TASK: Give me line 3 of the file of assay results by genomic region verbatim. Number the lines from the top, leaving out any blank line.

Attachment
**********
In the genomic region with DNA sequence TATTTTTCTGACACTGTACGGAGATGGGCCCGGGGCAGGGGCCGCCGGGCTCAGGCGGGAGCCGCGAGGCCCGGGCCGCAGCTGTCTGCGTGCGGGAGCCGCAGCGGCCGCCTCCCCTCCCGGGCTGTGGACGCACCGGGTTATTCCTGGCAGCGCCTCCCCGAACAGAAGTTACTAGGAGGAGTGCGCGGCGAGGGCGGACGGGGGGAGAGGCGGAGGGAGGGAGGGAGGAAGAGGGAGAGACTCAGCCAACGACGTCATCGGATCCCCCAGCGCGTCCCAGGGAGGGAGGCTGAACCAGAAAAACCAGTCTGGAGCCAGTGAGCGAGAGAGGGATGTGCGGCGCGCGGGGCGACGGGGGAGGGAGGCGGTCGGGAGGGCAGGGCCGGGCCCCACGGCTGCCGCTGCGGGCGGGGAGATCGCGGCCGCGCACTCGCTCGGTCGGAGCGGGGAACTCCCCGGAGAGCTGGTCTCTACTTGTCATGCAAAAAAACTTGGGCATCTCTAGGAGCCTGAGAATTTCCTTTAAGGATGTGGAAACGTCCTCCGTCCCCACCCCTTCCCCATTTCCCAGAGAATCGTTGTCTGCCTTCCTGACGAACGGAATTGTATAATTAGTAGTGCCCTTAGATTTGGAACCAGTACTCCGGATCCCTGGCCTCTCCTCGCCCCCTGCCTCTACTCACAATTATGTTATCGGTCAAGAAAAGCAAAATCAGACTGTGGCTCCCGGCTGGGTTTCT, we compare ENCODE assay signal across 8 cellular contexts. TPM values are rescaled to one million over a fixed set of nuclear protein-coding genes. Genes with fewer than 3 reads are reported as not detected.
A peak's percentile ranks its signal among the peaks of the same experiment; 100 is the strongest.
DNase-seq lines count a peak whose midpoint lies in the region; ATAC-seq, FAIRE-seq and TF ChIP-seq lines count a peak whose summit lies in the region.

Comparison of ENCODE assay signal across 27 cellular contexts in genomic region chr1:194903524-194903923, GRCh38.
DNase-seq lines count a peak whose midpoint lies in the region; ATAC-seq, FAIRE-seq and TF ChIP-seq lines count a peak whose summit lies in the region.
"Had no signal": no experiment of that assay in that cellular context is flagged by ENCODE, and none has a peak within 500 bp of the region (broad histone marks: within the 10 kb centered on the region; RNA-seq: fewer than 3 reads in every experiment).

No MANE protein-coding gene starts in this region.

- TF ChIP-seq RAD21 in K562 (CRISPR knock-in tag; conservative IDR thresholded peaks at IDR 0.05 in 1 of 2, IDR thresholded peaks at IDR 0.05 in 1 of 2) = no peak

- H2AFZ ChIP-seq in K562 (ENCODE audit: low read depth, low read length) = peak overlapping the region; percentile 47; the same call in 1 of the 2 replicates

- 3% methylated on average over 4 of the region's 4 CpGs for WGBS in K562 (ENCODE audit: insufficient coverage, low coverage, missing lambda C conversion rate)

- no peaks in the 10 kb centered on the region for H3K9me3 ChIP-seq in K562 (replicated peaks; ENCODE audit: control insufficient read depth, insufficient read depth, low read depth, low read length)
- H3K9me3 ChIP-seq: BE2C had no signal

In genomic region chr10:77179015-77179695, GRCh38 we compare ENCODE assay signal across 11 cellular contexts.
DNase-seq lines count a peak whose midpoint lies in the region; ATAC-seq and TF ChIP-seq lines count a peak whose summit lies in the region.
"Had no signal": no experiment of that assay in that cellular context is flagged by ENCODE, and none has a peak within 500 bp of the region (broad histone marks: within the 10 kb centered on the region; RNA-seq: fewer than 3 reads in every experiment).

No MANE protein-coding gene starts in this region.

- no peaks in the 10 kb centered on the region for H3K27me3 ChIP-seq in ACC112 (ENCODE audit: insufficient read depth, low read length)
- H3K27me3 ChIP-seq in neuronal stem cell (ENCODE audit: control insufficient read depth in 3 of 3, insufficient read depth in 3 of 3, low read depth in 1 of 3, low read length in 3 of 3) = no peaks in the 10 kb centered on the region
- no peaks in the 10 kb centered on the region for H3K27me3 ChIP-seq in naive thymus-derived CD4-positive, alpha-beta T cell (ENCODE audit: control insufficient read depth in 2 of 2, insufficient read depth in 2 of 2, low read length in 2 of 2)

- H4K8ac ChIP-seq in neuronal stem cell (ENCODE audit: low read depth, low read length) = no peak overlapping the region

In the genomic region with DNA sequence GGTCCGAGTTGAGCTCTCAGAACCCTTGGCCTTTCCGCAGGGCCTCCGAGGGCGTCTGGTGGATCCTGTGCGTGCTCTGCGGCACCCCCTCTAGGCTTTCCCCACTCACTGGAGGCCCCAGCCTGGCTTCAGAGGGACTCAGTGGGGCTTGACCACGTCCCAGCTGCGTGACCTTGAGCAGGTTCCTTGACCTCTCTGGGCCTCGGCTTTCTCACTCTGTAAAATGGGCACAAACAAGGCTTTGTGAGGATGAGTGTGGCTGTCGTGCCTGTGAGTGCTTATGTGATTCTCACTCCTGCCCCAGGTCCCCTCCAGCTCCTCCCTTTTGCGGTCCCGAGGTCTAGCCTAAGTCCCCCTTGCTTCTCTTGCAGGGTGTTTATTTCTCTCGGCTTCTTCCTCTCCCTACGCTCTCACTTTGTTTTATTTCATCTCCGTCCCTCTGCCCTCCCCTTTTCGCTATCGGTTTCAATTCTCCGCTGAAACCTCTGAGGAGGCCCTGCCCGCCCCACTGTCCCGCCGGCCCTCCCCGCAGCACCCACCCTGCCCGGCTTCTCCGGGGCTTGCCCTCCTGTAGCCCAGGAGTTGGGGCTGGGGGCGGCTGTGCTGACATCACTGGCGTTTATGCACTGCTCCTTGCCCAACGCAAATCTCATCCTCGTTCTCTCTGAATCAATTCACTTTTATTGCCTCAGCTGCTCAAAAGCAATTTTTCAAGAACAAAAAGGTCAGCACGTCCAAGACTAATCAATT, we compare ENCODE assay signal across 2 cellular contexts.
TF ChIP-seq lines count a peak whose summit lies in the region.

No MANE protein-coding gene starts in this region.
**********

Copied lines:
DNase-seq lines count a peak whose midpoint lies in the region; ATAC-seq, FAIRE-seq and TF ChIP-seq lines count a peak whose summit lies in the region.